Loss of a Job

If someone loses their job and is not moving to a different job immediately, they will lose health insurance. However, they are eligible for the Continuation of Health Coverage, called “COBRA”, by paying for health insurance directly. The cost of insurance will be entirely out-of-pocket for a specified duration of time. The rates are often far higher than their previous rate as employers pay a portion of health insurance along with employee contributions. They are also able to buy a Marketplace insurance plan, but again, will have to pay in full.

Documenting Life Events

No matter what happens in life, insurance companies might require documentation to verify these changes. Speak to the insurance provider about what documents are needed. HealthyCare.gov suggests that people looking to change Marketplace health insurance should send these documents within 30 days.

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There are several factors that impact your monthly premium; including, but not limited to your age, geographical location, annual income, dependents, and the type of plan you choose. Monthly premiums do not include out-of-pocket costs.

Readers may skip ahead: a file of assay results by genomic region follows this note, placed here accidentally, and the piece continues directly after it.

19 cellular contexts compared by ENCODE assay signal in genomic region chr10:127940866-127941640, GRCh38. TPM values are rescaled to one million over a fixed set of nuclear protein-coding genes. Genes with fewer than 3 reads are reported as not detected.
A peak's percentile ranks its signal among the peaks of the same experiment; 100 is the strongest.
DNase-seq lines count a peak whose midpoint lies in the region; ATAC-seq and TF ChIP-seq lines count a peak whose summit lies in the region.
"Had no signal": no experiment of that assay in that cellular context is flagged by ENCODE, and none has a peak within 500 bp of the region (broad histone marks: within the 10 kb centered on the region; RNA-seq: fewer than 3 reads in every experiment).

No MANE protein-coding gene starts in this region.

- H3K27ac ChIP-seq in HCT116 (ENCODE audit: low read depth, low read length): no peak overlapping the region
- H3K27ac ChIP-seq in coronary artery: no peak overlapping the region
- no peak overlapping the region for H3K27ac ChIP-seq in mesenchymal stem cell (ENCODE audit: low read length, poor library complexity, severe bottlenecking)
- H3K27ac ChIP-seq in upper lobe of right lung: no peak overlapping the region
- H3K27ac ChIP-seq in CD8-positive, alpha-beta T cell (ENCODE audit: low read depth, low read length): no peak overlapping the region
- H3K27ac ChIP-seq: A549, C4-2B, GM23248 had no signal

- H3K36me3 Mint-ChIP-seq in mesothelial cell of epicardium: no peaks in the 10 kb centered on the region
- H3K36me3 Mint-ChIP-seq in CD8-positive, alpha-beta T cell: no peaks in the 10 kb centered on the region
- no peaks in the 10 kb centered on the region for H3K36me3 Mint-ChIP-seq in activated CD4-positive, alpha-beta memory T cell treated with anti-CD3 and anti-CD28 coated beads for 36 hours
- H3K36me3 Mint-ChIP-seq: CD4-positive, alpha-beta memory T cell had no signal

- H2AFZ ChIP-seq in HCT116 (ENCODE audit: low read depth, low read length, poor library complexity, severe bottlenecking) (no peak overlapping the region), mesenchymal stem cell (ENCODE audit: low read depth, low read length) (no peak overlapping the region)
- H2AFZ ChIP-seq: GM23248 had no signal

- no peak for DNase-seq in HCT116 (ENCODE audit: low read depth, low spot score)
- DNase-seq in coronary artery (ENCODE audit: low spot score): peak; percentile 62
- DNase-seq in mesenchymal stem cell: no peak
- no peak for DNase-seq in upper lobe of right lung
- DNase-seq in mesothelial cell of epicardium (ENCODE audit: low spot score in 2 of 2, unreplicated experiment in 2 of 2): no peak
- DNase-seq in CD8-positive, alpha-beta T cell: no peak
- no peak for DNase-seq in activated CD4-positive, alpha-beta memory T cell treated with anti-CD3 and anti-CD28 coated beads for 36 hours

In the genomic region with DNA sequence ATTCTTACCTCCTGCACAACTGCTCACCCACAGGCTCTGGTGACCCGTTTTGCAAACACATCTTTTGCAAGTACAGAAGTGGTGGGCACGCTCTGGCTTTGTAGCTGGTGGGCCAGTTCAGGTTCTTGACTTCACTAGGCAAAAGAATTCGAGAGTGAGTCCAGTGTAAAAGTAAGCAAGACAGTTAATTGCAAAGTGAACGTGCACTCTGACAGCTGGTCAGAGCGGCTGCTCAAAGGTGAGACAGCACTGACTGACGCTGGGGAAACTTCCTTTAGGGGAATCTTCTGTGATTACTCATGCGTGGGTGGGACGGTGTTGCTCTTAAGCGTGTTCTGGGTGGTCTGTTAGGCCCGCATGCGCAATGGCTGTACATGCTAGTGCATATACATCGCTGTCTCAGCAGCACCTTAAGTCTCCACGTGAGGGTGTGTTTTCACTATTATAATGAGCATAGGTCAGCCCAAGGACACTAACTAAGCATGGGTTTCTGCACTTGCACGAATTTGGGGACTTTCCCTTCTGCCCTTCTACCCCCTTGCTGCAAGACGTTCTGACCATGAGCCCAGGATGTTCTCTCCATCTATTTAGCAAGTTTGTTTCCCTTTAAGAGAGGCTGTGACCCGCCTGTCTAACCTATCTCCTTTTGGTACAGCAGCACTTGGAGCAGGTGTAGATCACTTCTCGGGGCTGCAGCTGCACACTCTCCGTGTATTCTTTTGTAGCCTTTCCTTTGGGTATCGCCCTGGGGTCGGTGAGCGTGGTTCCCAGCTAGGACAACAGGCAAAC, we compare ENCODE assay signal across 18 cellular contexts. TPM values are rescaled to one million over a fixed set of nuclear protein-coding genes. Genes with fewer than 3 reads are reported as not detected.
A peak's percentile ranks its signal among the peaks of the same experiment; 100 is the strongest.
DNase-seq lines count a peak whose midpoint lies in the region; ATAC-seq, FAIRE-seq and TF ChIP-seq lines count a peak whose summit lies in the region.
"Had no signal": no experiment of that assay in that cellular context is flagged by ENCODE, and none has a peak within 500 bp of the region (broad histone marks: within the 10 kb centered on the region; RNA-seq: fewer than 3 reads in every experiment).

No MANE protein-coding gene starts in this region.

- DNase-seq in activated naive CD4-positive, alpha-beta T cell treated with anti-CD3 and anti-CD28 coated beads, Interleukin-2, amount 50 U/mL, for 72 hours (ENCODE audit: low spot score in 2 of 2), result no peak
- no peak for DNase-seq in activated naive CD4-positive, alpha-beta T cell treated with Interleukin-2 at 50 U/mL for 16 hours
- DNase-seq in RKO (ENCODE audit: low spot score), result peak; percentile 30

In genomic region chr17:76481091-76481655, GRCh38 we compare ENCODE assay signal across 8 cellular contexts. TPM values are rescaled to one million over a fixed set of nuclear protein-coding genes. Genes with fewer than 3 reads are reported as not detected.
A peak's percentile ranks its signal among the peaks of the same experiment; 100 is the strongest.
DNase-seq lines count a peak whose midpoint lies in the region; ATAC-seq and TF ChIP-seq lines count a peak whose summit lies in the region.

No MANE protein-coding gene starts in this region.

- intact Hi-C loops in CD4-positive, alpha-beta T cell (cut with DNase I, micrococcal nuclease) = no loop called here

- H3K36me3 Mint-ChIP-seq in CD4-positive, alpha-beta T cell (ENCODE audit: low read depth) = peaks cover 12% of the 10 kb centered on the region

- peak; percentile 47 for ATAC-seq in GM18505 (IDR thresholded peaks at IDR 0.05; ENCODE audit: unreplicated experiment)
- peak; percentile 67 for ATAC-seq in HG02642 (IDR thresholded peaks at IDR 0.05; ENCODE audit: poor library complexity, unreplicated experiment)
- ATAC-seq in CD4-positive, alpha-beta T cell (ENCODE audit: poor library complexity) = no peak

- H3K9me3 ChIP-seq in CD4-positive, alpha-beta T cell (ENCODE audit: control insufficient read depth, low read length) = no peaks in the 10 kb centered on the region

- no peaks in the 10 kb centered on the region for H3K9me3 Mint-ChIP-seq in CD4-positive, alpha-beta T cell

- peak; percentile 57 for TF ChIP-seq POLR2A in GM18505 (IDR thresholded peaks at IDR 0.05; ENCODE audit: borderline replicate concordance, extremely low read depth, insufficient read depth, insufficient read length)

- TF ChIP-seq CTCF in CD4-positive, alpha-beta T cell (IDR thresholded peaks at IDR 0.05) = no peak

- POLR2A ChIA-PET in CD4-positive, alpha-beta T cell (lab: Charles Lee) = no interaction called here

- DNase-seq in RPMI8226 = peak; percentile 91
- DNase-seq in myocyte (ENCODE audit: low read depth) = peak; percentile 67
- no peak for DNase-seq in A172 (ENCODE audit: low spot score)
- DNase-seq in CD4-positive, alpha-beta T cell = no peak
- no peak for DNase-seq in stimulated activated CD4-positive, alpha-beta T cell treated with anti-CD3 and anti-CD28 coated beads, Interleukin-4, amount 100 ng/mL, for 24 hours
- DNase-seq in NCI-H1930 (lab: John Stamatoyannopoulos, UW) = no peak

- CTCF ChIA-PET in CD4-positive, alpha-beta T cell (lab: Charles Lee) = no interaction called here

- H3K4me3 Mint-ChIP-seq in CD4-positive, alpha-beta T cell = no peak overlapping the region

The advertised price may not be typical. It was generated using the Kaiser Family Foundation's subsidy calculator that was accessed on September 16, 2020. The following parameters were used: 21 year old adult, non-tobacco user, annual income of $24,700 in 2020, no children, and no available coverage through a spouse's employer. The resulting monthly premium was $30 per month (or $360 per year after $2,751 in subsidies) for a Bronze Plan. Even when using the same parameters, this result is subject to change.